I’ve been seeing loads of photos of glowing Bobi Wine’s house at Magere, and people comparing it to Mr.Museveni who had no house before he stood for presidency in 1980.This post is for the ones who don’t have properties in their 20s or 30s , it does not matter, you do .You all have so much to offer in life and life awaits you. I am not trying to placate you with hollow sentiments, but I believe that we all achieve things materially at different stages of our lives. God has a plan for all of us!
Everyone knows that the government has let young people down. I am not interested in kicking anyone, but people, like Bobi, should be telling younger people how they made money to build themselves houses and start other businesses, instead of showing off on social media. I want to see these young adults furious about the opportunities they have been denied, so furious they do something to ensure their children are given those opportunities. Or we treat them like infants, tell them that they are already failures because they are not like Bobi or Andrew Mwenda, or anyone with some bit of success before hitting 50 years. The successful businessmen and women should tell their stories in a form of a movie that will be shown in schools and TVs. We all know that kids learn by watching- so the poison you feed them will influence their behaviour. Uganda should have its role models—that’s why the source of one’s wealth is important. Kids as young as 20 are now used to the bottle in such a way that they feel it is the way to go, well it isn't.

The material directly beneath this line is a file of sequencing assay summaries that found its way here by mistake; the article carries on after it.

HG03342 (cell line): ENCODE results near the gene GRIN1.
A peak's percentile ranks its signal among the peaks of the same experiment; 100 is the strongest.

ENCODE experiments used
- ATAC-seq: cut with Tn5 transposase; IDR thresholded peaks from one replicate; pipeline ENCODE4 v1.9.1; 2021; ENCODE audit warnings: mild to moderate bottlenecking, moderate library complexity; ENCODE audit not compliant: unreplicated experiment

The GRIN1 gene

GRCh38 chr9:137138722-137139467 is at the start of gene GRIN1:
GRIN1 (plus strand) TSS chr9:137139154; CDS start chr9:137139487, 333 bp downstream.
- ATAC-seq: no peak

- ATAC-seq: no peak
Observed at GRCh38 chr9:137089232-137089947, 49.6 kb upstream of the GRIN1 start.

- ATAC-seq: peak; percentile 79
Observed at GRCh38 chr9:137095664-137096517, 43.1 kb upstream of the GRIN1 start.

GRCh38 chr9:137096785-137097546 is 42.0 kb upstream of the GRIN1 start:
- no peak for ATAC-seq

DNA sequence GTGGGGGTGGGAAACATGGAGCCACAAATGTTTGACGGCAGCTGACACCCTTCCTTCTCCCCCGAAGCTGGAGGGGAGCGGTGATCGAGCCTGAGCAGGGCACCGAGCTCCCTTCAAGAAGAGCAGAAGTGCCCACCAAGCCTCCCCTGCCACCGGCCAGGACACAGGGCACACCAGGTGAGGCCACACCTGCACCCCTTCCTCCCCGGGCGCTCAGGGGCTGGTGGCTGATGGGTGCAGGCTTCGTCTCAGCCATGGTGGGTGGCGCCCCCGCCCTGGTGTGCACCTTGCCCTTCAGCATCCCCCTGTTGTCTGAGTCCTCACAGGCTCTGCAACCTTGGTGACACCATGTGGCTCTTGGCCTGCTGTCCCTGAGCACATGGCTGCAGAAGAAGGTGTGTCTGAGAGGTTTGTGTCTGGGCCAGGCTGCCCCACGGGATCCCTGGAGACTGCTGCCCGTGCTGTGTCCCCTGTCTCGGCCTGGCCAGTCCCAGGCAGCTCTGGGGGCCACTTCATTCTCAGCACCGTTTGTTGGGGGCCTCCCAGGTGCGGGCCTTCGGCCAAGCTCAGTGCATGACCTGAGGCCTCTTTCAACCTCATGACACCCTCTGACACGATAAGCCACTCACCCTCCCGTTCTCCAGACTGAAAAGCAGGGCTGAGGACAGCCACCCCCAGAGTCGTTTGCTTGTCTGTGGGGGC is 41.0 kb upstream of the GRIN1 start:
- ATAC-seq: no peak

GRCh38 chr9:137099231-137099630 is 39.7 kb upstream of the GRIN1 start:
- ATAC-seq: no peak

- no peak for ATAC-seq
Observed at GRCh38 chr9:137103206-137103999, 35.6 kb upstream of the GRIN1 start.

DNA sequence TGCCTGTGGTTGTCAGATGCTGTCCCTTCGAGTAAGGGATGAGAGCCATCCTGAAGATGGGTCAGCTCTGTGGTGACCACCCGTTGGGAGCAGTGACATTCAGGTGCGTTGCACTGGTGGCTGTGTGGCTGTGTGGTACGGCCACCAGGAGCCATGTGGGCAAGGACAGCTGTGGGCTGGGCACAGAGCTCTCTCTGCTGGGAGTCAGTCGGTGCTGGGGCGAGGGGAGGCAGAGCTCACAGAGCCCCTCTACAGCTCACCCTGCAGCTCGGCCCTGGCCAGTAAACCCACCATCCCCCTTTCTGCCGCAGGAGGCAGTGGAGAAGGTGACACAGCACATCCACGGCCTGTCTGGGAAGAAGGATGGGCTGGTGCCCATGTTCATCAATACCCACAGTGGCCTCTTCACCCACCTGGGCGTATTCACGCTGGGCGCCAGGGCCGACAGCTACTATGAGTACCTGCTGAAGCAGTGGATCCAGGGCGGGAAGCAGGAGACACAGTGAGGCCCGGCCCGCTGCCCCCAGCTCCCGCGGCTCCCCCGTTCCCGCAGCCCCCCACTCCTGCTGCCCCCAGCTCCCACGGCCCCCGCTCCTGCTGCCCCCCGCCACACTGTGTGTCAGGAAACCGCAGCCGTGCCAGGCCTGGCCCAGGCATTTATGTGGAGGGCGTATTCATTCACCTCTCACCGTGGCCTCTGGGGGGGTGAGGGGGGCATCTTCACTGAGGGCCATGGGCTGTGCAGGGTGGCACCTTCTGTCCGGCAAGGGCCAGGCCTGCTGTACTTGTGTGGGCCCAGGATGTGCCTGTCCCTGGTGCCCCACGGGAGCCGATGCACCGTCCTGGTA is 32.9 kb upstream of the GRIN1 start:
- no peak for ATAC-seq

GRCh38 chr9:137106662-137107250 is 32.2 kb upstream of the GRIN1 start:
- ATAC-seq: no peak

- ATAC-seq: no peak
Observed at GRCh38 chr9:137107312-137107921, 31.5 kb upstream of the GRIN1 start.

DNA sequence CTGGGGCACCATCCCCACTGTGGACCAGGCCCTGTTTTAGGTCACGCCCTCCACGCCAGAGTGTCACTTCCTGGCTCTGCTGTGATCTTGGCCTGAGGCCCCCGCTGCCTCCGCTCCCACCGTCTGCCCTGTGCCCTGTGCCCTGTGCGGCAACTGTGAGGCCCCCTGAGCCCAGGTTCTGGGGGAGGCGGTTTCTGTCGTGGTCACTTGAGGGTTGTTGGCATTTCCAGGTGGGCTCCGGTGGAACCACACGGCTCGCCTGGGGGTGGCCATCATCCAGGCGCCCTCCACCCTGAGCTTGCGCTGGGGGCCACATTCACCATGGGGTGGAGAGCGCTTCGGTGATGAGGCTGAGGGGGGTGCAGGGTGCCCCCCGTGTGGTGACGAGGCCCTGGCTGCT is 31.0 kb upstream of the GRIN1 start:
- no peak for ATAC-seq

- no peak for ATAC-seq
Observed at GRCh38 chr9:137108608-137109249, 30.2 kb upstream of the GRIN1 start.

Every family should also have role models to inspire the young. The habit of hanging graduation photos in lounges should be maintained. For instance, I grew up admiring my uncles and aunties for their educational achievements, and that inspired me, at least, to have a degree. Parents should also visit with their children homes of successful people in family, as it can be inspiring. I remember one time I visited Greenland Bank with my late grandfather to see Dr.Sulaiman Kiggundu, and the coolness of the office space was inspirational.
With young people still at school, it really doesn't matter if you aren’t as bright in class as others. If you haven't done as well as you hoped, you can try again if you want to, if you don't then with a bit of support and not negative shit, you can still do really well. A lot of people never did well at school but are successful in real life and better than those who were academic giants.
Yes, education should be there, it should be excellent for all pupils, it should be encouraged, it should be tailored to the needs of pupils to enable them to get the best from it, and money needs to be poured into it to help this to happen. However, there are though far more important things in life than exam results- happiness and mental wellbeing are just a couple of those things.
Just as a footnote, Museveni of 1980 was as successful, if not more, as Bobi Wine of 2020. He had his own army (FRONASA), he had been a minister of Defence, Minister of Regional Cooperation, Vice chairman Military Commission. Success is not only measured in material possessions and fame. It also depends on the culture—in Buganda, a man’s early success is measured by possession of land and house, while among the Bahima, it’s to do with how many herds of cattle you’ve got. At 23 years old, I had built my own house, but a lot of people still call me unsuccessful, and they are probably right!